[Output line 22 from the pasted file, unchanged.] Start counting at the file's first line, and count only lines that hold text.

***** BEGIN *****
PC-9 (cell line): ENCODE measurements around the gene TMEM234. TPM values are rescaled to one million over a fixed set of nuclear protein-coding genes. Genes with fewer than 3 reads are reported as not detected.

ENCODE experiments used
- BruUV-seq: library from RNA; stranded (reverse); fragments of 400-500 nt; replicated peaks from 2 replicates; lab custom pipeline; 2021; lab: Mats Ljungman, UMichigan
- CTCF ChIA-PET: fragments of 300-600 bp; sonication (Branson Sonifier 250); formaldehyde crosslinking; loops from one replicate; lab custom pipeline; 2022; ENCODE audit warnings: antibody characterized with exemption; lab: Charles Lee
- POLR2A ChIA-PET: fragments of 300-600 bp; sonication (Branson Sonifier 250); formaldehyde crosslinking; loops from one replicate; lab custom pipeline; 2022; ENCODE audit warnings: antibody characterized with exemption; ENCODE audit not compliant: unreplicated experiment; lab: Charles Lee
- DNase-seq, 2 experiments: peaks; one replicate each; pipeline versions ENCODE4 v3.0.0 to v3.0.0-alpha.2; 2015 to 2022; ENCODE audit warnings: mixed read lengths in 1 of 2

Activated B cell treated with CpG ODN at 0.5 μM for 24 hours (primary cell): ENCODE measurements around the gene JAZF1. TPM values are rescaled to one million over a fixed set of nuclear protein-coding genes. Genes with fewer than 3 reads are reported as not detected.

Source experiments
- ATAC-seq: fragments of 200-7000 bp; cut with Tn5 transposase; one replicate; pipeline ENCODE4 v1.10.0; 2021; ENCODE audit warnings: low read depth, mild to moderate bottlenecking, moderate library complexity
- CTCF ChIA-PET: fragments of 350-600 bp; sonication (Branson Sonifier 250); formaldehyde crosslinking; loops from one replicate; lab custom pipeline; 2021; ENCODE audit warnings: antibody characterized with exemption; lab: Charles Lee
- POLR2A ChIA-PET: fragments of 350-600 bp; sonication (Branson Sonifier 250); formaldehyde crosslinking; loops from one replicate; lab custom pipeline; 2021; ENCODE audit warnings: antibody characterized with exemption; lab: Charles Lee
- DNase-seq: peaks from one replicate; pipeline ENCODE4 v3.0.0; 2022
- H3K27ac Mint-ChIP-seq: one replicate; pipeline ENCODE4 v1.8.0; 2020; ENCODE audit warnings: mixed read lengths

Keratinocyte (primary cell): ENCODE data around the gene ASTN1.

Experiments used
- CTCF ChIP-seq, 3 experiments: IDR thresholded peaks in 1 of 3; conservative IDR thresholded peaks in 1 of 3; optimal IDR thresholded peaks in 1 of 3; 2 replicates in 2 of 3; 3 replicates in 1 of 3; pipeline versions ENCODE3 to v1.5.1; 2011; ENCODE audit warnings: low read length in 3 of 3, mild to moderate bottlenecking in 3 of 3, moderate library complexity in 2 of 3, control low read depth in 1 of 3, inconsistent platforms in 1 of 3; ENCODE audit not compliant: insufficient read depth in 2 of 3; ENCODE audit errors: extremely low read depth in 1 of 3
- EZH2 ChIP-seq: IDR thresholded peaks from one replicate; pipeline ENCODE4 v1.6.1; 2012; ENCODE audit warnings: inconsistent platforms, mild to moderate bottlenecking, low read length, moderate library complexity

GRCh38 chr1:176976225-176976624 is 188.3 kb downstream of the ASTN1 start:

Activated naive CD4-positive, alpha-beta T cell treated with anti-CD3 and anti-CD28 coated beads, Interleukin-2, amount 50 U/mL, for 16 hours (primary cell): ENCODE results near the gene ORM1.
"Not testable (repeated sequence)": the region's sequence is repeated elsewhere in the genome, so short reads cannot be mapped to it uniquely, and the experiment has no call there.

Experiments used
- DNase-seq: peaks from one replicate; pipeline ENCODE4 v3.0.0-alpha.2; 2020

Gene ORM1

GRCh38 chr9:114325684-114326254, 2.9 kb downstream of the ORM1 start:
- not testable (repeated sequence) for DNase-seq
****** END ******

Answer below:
- DNase-seq: peaks from one replicate; pipeline ENCODE4 v3.0.0-alpha.2; 2020